On 7 December 2020, the Congress of Local and Regional Authorities of the Council of Europe organised an online event to examine difficulties encountered and best practices implemented in managing the Covid-19 crisis. The participants welcomed and assessed the role of the Athens Declaration adopted at the November 2020 session of the Council’s Committee of Ministers in protecting human rights, the rule of law and democracy in the context of exceptional measures. Better co-ordination between different levels of government, at European, national, regional and local level, could help striking the right balance between healthcare efficiency and democratic rights. Emphasis should be placed on local and regional authorities’ responsiveness and closeness to citizens.
According to Anders Knape, President of the Congress, the Covid-19 health crisis has sorely tested the different levels of government in Europe. The Council of Europe, through its binding legal instruments, together with its European Court of Human Rights and its institutions such as the Congress, has proven to be one of the main guarantors of human rights and democracy also in difficult circumstances.
Marija Pejčinović-Burić, Secretary General of the Council of Europe, pointed out that all the exceptional measures, both at national and at local level, must be strictly necessary, proportionate, non-discriminatory, temporary and constantly adapted in full conformity with the European Convention on Human Rights and member States’ other obligations. This is the very core of the Athens Declaration, which also supports the Congress in its efforts to ensure compliance with the European Charter of Local Self-Government. Local and regional authorities, which are the closest to citizens, must ensure the protection of freedom of expression and access to information, as well as respect for the fundamental, civil and social rights of the most vulnerable, especially the young and old, migrants, refugees, and women and children who suffer increased domestic violence during lockdowns. The Secretary General commended the tremendous amount of work done by members of the Congress in the last few months to exchange views on lessons learnt in times of crisis, in particular on the division of powers among the different levels of government.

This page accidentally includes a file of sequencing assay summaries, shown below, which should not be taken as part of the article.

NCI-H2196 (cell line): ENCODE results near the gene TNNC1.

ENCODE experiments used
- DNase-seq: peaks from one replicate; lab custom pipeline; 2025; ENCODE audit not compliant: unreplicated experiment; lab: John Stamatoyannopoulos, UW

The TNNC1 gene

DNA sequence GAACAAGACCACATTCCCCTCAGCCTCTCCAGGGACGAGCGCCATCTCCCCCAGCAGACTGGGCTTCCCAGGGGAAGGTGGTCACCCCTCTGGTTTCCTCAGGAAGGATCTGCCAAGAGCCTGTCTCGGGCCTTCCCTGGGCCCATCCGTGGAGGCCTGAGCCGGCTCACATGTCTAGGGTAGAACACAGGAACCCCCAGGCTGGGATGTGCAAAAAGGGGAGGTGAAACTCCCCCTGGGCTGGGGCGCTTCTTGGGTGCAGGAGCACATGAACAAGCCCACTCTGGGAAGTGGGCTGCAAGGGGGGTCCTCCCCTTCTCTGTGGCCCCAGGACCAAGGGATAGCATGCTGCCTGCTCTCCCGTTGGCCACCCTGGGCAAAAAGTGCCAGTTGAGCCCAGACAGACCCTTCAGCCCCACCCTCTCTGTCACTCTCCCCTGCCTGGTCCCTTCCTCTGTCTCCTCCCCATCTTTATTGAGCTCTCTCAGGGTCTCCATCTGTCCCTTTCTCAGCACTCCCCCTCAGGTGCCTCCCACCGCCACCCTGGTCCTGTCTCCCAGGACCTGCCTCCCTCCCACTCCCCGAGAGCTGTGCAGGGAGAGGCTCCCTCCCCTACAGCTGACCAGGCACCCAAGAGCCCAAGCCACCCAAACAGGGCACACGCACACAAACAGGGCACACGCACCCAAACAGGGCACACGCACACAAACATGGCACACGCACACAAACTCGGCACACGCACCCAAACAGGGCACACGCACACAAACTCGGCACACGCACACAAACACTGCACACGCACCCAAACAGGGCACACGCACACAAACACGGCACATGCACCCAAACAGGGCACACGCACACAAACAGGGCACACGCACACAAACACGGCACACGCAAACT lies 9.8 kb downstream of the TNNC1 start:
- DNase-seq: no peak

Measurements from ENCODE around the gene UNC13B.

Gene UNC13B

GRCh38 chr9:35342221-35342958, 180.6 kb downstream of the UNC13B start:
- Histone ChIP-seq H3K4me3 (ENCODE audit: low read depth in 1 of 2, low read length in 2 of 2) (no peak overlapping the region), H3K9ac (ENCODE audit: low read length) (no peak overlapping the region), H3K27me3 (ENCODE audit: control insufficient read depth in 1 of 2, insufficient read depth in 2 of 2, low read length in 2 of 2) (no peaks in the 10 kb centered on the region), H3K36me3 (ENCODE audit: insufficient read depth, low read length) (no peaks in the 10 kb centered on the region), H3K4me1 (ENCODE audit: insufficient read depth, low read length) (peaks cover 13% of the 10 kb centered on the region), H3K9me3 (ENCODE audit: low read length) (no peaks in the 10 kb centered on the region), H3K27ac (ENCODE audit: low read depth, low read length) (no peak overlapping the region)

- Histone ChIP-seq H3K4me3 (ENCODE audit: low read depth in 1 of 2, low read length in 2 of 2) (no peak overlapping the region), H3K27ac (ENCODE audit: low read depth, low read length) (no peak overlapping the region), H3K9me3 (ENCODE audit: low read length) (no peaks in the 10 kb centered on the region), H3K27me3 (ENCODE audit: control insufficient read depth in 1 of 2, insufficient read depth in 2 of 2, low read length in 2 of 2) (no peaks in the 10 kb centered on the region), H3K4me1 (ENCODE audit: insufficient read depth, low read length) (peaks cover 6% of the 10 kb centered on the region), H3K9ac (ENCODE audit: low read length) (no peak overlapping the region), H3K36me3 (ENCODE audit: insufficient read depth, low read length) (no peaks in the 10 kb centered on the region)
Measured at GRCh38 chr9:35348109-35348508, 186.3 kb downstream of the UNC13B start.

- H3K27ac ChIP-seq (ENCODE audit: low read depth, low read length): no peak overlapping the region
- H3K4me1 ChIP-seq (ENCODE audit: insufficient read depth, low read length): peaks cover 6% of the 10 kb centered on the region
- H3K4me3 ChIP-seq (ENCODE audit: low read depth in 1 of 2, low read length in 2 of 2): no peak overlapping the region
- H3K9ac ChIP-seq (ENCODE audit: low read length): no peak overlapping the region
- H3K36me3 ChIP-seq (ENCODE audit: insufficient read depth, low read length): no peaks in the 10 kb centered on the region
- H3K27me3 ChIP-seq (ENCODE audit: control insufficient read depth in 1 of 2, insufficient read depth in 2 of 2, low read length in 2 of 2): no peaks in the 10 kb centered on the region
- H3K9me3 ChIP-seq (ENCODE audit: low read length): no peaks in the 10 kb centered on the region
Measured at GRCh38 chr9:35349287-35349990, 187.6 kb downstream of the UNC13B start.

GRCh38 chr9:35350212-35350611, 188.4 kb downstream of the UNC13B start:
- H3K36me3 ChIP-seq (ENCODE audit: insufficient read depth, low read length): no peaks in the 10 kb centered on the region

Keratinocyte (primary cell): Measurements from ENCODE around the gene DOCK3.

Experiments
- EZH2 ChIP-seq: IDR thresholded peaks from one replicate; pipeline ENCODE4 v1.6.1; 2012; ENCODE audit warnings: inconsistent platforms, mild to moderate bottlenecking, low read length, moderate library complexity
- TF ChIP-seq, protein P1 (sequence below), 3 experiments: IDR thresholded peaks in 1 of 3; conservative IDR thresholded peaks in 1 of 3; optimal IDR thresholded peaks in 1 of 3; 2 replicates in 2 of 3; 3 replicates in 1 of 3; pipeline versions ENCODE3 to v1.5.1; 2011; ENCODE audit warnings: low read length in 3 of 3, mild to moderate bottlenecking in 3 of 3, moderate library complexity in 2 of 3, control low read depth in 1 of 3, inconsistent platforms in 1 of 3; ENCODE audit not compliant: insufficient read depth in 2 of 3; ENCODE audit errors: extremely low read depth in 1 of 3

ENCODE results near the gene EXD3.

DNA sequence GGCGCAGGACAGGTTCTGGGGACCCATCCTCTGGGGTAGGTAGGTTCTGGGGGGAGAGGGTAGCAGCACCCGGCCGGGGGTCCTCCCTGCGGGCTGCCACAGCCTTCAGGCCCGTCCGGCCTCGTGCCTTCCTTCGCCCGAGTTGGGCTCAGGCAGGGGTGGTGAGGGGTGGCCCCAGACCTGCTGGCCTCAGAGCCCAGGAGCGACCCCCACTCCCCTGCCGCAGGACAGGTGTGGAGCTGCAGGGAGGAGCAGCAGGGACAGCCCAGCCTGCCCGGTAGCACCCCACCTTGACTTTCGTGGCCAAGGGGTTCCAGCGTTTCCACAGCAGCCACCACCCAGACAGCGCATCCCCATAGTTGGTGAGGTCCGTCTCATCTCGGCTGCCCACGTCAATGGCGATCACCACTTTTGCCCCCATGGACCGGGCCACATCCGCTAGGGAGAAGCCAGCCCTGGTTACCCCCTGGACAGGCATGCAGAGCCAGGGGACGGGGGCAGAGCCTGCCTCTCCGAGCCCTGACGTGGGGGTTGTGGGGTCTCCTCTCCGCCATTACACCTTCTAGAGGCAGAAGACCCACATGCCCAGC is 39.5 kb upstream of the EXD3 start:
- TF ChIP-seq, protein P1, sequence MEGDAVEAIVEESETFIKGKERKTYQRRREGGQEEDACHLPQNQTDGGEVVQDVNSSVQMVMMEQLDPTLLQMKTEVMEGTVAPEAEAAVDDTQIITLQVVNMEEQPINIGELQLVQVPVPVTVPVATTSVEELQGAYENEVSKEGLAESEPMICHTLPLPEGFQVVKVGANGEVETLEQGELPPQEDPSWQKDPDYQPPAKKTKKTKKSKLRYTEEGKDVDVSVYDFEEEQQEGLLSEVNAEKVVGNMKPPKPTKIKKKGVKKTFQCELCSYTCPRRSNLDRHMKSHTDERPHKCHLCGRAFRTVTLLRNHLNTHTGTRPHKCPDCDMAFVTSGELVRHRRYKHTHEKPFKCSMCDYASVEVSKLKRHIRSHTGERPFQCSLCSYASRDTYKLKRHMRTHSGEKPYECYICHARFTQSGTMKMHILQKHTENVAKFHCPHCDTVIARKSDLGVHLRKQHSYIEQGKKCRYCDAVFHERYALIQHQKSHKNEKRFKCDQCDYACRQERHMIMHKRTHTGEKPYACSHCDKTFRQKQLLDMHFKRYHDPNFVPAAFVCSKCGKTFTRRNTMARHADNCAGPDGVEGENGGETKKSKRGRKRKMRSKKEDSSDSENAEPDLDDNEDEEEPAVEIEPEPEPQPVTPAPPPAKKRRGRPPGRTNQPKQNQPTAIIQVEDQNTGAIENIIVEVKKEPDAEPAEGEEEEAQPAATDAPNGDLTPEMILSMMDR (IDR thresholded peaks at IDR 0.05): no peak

Michael Roth, the German Minister for European Affairs, pointed out that, having been prepared by the Greek Chairmanship of the Committee of Ministers and supported by the German Chairmanship, “the Athens Declaration was discussed on the 70th anniversary of the European Convention on Human Rights.ˮ He also referred to the “toolkitˮ made available to European governments by the Secretary General of the Council of Europe to ensure that the exceptional measures taken during the current crisis remain proportionate to the threat posed by the spread of the virus. In his view, in order to deal with the competing demands of citizens, who want both consistent and uniform rules at national level and also measures adapted in real time to local situations, the different levels of public administration need to carry out consultations.